When yarn is sold in a 100g skein or ball, the way the yarn is wound can make it look very different to how it will look when knitted up and it’s hard to see whether it will be deep stripes, narrow stripes, speckled, or highly variegated with lots of different areas of colour that could create puddles or pools of colour.
For example, looking at the gorgeous hand-dyed skein below, you would never know that it would knit up into these amazing stripes.
Usually, if the yarn is striped, it will say on the ball band, which is helpful (it would say self-striping yarn), and some manufacturers also include an image of the stripes which is even more helpful.
But, if like me, you have lots of yarns in your stash that you just bought because you love the various colours within the ball or skein, then I hope this post will help you to see how the yarns in your stash might look when knitted up.
Let’s check how you’re socks will look when you’re knitting with hand dyed yarn:
You will need:
- Yarn from a ball or skein;
- A yarn winder and yarn swift (optional).
Option 1: If you are winding from a ball or skein by hand, then wind your yarn as you normally would but change the direction of winding after every 8-10 wraps.
So wind the yarn around the ball approximately 8-10 times and then stop and turn the ball a little bit towards the left so that the next 8-10 wraps are sitting in a slightly different position than the previous wraps.
This will help to see if you yarn will stripe or whether it’s speckled or highly variegated.
The yarn below is hand-dyed by Liz (@theyarnbadger) and it’s wound into a gobstopper using the above method, which shows off the gorgeous pastel stripes of the yarn.
And here is is knitted up into socks. You can see how the pastel stripes are separated by the cream stripes, making a pretty, Spring-like striped sequence.
Option 2: If you have a yarn winder and a yarn swift, you can wind your yarn into a yarn cake. At this point it is still difficult to see how the yarn will look when knitted up.
Once you have wound the yarn into a yarn cake, unravel 5-8 meters of yarn from the yarn cake and start to wrap in around the cake from top to bottom around the cake (so this is in the opposite direction to the original winding).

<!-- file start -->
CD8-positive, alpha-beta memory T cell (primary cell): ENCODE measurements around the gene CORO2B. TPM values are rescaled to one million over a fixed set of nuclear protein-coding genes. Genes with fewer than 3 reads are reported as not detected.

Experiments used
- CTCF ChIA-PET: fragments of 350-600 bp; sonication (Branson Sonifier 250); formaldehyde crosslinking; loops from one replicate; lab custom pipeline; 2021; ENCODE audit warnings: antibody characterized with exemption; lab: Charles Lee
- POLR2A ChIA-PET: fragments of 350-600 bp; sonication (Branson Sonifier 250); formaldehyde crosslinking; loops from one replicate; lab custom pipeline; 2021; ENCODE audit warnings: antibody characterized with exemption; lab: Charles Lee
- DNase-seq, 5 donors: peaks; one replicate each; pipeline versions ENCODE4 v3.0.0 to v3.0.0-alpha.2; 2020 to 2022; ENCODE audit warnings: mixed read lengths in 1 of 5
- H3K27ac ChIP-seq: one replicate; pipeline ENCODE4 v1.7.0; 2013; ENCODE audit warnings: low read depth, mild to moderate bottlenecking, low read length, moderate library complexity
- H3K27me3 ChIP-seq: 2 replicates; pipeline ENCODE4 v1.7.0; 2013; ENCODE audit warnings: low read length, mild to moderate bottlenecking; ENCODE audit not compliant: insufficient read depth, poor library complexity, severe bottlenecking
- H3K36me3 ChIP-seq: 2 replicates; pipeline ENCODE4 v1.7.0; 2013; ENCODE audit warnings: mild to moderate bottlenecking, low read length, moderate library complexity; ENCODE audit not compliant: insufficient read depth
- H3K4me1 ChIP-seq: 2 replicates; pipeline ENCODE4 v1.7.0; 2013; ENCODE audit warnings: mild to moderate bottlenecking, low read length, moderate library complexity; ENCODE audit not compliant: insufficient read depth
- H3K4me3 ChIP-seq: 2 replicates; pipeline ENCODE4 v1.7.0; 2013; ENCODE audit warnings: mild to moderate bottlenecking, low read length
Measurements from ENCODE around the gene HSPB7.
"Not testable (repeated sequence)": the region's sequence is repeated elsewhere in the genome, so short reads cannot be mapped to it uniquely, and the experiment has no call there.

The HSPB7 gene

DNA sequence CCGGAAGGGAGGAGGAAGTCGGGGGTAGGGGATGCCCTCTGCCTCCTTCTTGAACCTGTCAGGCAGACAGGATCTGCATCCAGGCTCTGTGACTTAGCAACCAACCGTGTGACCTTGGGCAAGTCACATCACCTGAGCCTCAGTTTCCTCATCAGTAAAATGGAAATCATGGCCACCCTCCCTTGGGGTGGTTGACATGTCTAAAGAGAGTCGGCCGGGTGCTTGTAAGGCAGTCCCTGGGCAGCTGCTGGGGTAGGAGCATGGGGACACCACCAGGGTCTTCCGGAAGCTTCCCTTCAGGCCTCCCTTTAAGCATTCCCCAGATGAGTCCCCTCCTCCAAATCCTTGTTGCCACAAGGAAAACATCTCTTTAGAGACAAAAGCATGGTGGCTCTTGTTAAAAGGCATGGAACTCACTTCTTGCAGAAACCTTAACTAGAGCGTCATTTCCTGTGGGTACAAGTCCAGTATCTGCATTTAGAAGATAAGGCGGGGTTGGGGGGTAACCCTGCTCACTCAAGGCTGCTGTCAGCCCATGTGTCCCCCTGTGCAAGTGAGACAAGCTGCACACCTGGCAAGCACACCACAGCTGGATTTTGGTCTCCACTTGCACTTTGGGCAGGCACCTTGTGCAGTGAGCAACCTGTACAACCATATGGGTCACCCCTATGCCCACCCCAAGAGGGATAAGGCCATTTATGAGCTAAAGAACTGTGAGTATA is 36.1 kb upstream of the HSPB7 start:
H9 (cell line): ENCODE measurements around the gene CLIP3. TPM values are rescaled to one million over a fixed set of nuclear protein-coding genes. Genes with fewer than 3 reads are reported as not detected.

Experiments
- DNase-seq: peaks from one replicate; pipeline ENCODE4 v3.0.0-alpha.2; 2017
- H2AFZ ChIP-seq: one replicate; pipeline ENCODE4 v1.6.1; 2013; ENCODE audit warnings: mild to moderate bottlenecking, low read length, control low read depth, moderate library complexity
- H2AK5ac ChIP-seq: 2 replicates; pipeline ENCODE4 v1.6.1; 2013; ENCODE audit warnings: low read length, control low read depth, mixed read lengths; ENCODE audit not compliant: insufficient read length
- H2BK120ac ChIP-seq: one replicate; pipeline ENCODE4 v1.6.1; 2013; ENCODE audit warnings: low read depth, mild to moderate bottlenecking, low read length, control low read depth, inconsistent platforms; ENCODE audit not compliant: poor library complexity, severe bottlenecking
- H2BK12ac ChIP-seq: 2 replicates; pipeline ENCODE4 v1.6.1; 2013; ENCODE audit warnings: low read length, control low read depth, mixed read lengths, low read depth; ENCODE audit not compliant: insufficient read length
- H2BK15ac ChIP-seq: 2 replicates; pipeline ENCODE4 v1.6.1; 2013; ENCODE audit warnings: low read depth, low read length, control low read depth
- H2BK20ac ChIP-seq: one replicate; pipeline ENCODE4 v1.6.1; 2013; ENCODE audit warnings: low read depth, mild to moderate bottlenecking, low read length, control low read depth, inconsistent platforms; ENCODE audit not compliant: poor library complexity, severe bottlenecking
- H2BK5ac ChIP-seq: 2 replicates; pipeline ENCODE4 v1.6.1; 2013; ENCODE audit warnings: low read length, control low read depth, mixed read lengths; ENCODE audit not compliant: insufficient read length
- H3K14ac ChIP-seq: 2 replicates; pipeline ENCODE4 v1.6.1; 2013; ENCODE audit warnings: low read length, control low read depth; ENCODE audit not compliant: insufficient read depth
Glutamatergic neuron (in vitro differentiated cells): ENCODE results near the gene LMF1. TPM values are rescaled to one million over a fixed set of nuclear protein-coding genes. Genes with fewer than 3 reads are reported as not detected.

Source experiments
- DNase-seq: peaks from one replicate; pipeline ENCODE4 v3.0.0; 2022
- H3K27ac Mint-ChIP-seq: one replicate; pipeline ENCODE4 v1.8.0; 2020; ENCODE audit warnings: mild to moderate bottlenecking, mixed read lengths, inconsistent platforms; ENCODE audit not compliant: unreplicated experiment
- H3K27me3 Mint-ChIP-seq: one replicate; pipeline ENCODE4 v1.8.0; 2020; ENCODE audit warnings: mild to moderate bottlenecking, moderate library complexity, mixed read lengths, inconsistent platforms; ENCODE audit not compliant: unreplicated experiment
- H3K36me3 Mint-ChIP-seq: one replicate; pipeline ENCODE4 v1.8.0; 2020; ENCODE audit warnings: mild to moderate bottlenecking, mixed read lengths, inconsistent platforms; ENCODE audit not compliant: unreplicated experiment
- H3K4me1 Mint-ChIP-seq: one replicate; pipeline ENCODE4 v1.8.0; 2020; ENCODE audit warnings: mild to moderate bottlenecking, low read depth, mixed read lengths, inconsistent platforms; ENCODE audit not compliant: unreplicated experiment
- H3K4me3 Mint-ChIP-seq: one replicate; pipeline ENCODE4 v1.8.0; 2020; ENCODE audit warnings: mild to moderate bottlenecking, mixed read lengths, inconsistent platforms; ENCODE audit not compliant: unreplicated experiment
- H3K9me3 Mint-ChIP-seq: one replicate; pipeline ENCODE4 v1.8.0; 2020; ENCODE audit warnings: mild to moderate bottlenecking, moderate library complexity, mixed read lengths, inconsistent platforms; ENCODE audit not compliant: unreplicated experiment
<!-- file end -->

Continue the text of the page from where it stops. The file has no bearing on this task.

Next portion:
Take care to lay each strand of yarn neatly next to the previous strand so that there are no gaps, as shown in the image below.
As you wind, you will start to see the patterns being created, which will indicate whether the yarn is striped, speckled or highly variegated.
Whilst it’s not an exact science (because you are not using quite as much yarn as you would in a round of a knitted sock or mitten), it does give you a really good indication of what will happen when you start to knit.
Plus, it’s really great fun and you might get some really nice surprises.
Also, the winding of the yarn shows off the different colours within the yarn so you can start to see which contrast colours will work really well for your cuffs, heels and toes.
There’s nothing worse that starting a sock with a contrast heel or cuff, only to find that when you switch to your main yarn, that the colours don’t work that well together.
So this winding method will help you to see which colours will work really well with your main yarn.
I hope you have great fun with your yarn winding. It’s a fun way to switch off and focus on a fun exercise that is also helpful and satisfying. I got a bit carried away with my winding, but I found some really gorgeous yarns that I can’t wait to start
Happy yarn winding, Lynne xx